sweeping a gas through the liquid by pushing or pulling said gas from one said side port through said hollow fiber members to another said side port.
23. A method of adding a gas to a liquid comprising the steps of:
passing the liquid through at least one membrane contactor, wherein said membrane contactor comprising;
a housing having an open end and a closed end;
said closed end comprising an outlet port;
a cap enclosing said open end and comprising an inlet port;
at least two side ports in said housing between said open end and said closed end;
a stack of membrane mats within said housing where each said membrane mat being stacked substantially perpendicular to the longitudinal axis of said housing;
said stack of membrane mats being mats stacked upon each other or a strip of membrane fabric folded upon itself or wrapped around itself;
said membrane mats comprising a plurality of hollow fiber members;
a potting material bonding said membrane mats to each other and simultaneously bonding one end of said stack to said closed end and bonding the other end of said stack to said cap, thereby defining an internal chamber and at least two external chambers within said housing;
said hollow fiber members extending from said internal chamber through said potting material into said external chambers;
said inlet port and said outlet port being in communication with said internal chamber; and
said side ports being in communication with said external chambers;
attaching said side ports to a gas line; and
adding a gas to the liquid by pressurizing said gas line.
24. The membrane contactor of claim 1 where said stack of membrane mats being membrane mats stacked upon each other or a strip of membrane fabric folded upon itself or wrapped around itself.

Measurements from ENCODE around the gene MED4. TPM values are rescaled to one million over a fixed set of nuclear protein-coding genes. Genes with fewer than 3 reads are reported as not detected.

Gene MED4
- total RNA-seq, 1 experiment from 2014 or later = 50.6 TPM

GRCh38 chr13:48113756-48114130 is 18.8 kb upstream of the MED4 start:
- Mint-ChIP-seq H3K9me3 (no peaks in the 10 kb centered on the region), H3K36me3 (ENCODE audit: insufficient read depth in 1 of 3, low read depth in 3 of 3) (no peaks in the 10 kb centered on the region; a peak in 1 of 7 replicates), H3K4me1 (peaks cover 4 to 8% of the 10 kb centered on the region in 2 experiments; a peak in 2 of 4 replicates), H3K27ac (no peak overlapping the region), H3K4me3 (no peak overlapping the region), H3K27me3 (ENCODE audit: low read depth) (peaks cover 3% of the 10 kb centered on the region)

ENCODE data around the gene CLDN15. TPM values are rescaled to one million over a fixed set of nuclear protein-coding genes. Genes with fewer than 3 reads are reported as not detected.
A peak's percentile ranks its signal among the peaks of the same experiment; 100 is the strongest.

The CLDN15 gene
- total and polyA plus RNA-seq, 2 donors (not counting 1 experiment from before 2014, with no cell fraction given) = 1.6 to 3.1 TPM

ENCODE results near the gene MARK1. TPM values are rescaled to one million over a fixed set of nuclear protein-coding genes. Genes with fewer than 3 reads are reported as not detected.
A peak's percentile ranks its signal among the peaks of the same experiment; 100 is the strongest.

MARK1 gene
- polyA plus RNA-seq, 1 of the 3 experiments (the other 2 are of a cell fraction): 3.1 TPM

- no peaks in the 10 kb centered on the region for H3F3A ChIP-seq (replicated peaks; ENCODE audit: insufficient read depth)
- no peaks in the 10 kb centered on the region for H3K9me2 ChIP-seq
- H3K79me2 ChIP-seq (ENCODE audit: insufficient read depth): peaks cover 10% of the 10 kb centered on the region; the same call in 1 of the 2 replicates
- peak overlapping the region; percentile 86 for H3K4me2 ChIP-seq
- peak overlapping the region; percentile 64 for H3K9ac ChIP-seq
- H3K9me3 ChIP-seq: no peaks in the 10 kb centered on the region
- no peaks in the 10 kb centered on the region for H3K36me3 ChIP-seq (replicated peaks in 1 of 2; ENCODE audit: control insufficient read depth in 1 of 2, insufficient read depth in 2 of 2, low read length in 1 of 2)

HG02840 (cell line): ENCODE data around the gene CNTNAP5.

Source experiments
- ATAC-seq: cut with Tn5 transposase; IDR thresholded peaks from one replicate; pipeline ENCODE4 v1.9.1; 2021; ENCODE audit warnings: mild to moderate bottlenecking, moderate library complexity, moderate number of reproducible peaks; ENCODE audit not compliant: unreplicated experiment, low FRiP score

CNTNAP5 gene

25. The method of claim 15 where said stack of membrane mats being membrane mats stacked upon each other or a strip of membrane fabric folded upon itself or wrapped around itself.
26. A membrane contactor comprising:
a housing having an open end and a closed end;
said closed end comprising an outlet port;
a cap being united to said open end comprising an inlet port;
a stack of membrane mats within said housing where each said membrane mats being stacked substantially perpendicular to the longitudinal axis of said housing;
said membrane mats comprising a plurality of hollow fiber members;
a potting material bonding said membrane mats to each other and simultaneously bonding one end of said stack to said closed end and bonding the other end of said stack to said cap, thereby defining an internal chamber and at least one external chamber within said housing;
said hollow fiber members extending from said internal chamber through said potting where a portion of said hollow fiber members protruding into said at least one external chamber;
said inlet port and said outlet port being in communication with said internal chamber; and
at least one side port being in communication with said at least one external chamber.
US11447188 2006-06-05 2006-06-05 Membrane contactor Active 2027-09-08 US7641795B2 (en)

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JP2007147686A JP4723536B2 (en) 2006-06-05 2007-06-04 Membrane contactor
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CN101121099A (en) 2008-02-13 application
CN101121099B (en) 2010-06-23 grant
JP4723536B2 (en) 2011-07-13 grant
EP1864709A3 (en) 2008-10-29 application
EP1864709A2 (en) 2007-12-12 application
EP1864709B1 (en) 2011-08-03 grant
US20070278145A1 (en) 2007-12-06 application